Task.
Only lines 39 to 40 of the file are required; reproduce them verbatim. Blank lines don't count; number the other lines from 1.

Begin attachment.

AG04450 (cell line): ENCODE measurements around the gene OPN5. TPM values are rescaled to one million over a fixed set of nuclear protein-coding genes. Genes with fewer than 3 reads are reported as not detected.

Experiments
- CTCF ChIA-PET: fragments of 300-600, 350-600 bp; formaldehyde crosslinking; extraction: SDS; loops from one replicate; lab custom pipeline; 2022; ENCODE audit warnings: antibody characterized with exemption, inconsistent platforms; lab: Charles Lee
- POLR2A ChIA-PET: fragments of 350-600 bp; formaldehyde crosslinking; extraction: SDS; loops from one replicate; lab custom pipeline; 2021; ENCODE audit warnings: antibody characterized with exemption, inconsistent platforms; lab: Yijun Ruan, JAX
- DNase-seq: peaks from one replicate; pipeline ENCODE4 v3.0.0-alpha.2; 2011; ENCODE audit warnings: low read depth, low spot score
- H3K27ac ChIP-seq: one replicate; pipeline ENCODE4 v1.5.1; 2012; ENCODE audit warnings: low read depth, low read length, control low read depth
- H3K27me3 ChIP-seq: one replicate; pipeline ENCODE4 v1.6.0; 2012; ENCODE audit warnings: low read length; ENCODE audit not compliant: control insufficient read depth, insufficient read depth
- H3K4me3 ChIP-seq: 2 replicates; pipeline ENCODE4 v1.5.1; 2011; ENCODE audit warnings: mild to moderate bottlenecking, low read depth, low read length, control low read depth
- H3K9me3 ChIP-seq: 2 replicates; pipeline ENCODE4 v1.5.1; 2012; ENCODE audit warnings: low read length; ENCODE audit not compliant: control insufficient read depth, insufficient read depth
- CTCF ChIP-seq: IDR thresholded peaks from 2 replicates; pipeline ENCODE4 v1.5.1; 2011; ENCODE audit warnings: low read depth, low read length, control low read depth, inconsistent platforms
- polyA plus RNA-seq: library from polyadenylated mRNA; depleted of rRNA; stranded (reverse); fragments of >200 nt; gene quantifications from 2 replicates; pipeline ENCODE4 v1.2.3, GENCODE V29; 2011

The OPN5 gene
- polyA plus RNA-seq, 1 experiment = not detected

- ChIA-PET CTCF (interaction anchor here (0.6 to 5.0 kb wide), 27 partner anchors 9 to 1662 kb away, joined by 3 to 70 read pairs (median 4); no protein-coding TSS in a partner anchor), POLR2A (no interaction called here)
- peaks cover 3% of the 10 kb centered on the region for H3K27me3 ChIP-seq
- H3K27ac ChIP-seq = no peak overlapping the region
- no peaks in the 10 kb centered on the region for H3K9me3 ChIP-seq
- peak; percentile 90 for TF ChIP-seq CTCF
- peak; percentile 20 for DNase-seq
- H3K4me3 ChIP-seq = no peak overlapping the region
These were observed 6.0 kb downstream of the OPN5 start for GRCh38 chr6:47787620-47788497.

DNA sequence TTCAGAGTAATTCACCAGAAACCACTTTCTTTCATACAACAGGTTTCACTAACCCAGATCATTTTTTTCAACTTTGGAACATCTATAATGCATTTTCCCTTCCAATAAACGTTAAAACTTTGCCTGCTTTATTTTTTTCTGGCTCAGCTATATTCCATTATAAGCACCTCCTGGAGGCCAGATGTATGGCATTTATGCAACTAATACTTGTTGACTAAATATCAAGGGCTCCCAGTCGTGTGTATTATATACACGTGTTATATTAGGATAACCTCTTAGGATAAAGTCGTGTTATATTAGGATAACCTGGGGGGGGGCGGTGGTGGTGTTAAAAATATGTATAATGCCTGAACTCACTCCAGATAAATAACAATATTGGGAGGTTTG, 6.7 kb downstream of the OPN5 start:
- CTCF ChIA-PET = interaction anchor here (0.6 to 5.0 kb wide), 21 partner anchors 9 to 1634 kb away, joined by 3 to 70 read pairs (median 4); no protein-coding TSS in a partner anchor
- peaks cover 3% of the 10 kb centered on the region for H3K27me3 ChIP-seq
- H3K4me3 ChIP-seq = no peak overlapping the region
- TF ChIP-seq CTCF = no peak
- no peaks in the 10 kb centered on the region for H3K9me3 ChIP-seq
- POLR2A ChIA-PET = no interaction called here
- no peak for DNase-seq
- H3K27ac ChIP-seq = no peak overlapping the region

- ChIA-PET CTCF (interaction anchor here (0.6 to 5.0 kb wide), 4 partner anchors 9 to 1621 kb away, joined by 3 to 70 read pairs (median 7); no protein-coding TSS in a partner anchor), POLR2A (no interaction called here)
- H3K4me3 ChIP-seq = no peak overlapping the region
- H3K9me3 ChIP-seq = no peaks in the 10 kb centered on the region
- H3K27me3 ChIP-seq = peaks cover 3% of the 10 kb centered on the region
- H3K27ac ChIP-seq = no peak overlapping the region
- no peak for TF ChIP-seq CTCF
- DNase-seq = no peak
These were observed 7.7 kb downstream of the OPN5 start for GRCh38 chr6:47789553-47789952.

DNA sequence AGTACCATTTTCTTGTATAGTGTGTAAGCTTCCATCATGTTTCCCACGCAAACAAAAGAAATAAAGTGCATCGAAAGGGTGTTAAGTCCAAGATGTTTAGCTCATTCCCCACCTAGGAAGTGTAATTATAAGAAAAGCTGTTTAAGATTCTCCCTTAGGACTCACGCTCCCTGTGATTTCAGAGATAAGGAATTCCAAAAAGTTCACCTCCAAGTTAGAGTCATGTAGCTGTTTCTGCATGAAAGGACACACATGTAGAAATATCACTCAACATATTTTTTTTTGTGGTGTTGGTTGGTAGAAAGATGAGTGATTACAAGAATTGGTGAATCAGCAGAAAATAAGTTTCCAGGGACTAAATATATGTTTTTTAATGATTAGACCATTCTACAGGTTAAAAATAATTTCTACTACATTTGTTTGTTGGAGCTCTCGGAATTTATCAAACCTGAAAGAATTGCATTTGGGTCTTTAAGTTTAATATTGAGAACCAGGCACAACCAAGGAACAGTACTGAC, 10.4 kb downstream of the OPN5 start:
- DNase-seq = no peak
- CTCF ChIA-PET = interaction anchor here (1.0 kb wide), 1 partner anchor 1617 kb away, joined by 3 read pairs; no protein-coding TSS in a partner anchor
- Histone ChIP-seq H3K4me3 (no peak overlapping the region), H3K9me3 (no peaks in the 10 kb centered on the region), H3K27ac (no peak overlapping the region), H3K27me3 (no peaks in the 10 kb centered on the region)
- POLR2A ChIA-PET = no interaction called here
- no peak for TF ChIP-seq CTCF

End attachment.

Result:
DNA sequence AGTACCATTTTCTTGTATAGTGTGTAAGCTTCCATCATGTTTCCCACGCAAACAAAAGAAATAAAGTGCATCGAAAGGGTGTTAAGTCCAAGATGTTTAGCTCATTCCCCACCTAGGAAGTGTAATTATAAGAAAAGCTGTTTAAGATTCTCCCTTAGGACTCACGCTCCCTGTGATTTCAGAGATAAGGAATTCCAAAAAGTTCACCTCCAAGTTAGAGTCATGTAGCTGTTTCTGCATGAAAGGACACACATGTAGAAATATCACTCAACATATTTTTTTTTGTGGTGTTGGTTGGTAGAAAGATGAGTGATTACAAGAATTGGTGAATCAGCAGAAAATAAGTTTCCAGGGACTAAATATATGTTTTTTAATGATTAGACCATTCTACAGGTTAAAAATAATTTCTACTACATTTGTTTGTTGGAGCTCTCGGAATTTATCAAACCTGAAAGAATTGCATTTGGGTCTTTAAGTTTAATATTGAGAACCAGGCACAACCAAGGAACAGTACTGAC, 10.4 kb downstream of the OPN5 start:
- DNase-seq = no peak